• At least the super-set of what's required when all flags are enabled, from which people could try what's needed for his / her set of enabled flags
  • As it always is, the documentation is relatively clear, just that persistence (especially for exotic Linux variants / issues) is needed in large quantities.
All the best :)

14 Mar 2017

Using pg_dumpall with Google Cloud Postgres

Luckily the recent update to pg_dumpall works (without any extra effort) to dump Globals off the recently launched Google Cloud PostgreSQL service well.

This is because this Postgres service seems to be using the same limitation (as AWS RDS Postgres does) in that none of the user accounts are SuperUser in the Postgres sense. Therefore, this platform too disallows accessing pg_authid.

The fallback here too, is to use pg_roles to read (as much as is possible) to dump Role related Globals. Read here for more info on the recent changes to pg_dumpall that makes this work.

12 Mar 2017

Redshift Limitations

Recently have been toying around with Redshift (a popular Data-Warehouse tool by AWS) a little bit and see some minor but obvious limitations in SQL limitations:

FULL OUTER JOIN + ON Func(x) = Func(y) : Not Supported

Although Redshift supports most variants of FULL OUTER JOIN, however, when the JOIN condition contains a function on both sides, it gives up complaining "ERROR:  XX000: could not devise a query plan for the given query".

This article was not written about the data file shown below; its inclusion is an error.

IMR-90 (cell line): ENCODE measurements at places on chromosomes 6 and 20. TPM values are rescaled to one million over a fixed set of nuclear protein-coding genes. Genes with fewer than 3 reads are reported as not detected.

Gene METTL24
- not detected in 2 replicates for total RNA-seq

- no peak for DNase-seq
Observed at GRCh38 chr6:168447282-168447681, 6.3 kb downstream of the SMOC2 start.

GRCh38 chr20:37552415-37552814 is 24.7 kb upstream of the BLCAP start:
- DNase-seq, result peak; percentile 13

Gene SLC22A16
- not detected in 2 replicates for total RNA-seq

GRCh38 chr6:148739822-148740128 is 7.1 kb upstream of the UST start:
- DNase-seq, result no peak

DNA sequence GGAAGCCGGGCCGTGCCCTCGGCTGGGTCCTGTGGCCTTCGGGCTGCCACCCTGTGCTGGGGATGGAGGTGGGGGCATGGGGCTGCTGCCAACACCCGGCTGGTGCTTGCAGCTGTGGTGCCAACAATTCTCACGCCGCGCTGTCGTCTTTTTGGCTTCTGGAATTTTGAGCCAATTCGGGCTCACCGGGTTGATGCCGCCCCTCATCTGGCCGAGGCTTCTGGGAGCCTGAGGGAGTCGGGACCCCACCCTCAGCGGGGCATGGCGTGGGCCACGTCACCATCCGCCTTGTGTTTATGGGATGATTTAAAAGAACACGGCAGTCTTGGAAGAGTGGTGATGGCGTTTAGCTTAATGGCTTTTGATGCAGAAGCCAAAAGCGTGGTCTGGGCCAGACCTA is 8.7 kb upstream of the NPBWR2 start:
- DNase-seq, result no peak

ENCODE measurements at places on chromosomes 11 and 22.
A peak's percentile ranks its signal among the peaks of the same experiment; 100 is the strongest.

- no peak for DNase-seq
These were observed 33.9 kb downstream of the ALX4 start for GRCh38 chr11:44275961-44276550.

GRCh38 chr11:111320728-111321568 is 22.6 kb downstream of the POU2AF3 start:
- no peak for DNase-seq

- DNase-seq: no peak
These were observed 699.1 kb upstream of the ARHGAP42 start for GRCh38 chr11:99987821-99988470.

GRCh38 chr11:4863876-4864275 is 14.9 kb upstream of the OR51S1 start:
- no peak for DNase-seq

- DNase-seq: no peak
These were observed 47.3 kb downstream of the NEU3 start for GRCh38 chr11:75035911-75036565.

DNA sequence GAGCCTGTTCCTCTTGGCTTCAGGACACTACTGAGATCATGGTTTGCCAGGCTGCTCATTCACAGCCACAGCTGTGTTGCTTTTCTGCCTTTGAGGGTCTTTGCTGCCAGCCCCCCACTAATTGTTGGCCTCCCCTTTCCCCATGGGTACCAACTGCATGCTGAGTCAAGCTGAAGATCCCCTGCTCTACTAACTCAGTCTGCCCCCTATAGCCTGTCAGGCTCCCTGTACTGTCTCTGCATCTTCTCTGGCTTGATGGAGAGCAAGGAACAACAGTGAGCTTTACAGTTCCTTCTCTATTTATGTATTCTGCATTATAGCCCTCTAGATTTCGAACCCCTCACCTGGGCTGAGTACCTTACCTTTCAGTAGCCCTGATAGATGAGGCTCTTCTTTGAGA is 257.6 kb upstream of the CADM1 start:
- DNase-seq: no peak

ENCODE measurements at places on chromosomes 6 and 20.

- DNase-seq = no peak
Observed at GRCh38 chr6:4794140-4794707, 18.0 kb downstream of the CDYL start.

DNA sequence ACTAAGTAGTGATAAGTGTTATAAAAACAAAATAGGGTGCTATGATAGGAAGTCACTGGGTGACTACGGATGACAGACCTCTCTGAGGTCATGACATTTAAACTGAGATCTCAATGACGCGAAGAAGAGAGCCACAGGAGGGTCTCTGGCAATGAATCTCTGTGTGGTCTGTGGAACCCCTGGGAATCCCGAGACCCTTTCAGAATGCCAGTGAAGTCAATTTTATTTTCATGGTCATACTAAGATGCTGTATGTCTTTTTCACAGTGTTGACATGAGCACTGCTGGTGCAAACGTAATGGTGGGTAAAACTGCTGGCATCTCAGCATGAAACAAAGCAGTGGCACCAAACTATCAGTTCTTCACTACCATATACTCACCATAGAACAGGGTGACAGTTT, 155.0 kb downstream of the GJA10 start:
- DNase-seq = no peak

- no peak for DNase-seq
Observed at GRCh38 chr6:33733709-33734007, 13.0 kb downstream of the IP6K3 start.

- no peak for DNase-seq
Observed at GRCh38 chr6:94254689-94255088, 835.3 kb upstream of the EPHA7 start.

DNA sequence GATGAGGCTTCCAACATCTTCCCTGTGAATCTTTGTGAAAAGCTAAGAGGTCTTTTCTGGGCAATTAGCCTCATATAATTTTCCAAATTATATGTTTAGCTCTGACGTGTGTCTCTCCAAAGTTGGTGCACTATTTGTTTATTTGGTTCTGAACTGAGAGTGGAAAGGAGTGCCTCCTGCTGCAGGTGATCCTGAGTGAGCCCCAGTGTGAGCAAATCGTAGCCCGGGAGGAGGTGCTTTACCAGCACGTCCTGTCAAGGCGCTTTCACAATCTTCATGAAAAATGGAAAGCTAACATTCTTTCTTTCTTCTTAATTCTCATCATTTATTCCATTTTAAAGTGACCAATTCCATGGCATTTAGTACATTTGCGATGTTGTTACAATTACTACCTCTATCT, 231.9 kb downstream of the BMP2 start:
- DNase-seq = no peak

CREATE TABLE x (a integer);
INSERT INTO x VALUES (1);  

SELECT x1.a, x2.a
FROM x x1
FULL OUTER JOIN x x2
     ON LOWER(x1.a) = LOWER(x2.a); -- Fails
  -- ON LOWER(x1.a) = x2.a; -- Works
  -- ON x1.a = LOWER(x2.a); -- Works
  -- ON x1.a = x2.a; -- Obviously Works

Workaround: The obvious way around it is to move one of the functions to a separate SQL (for e.g create a Temp Table and use that in the final computation), something like this:

CREATE TEMP TABLE x1(a) AS SELECT LOWER(a) FROM x;

SELECT x1.a, x2.a
FROM x1
FULL OUTER JOIN x x2
ON x1.a = LOWER(x2.a); -- Works

7 Mar 2017

Using pg_dumpall with AWS RDS Postgres

My patch (allowing a non-super-user to dump Globals) just got committed to Postgres 10.0.

Besides the use mentioned above, this patch allows one to dump Globals from their AWS RDS Postgres Database and have a complete backup as a part of their Disaster Recovery (DR) solution. This earlier required an inelegant hack (detailed here in another post of mine) that wasn't very convenient for a regular user.

For those interested, RDS Postgres (by design) doesn't allow you to read pg_authid, which was earlier necessary for pg_dumpall to work. With this patch checked-in, pg_dumpall now uses a workaround (pg_roles) to read the same data (except passwords) and generate the same SQL Script.

With that mentioned, let's get our hands dirty and see a working solution:

# Take RDS Postgres Dump
# We store the pgdb database in pgdb.sql and globals in pgdb_globals.sql
pg_dumpall --globals-only --no-role-password \
  -U rdssuperuser -h rdsinstance \
  2>stderr.txt > pgdb_globals.sql
pg_dump -U rdssuperuser -h rdsinstance pgdb 2>stderr.txt > pgdb.sql

# Restore on Local Machine
psql -U postgres -c "CREATE DATABASE pgdb;"

# rdsadmin database (even if empty) is required for the next script
psql -U postgres -c "CREATE DATABASE rdsadmin;" 

psql -U postgres pgdb < pgdb_globals.sql
psql -U postgres pgdb < pgdb.sql

Note: The --no-role-password flag is still necessary since AWS RDS doesn't allow you to read Passwords. Therefore, the above generates a script that resets all users to be password-less, but that's still better than having to restore Globals (like 'CREATE USER ... ') manually by hand!

Big thanks to Simon for ironing out a few issues, Stephen, David & Robert for their (critical) reviews.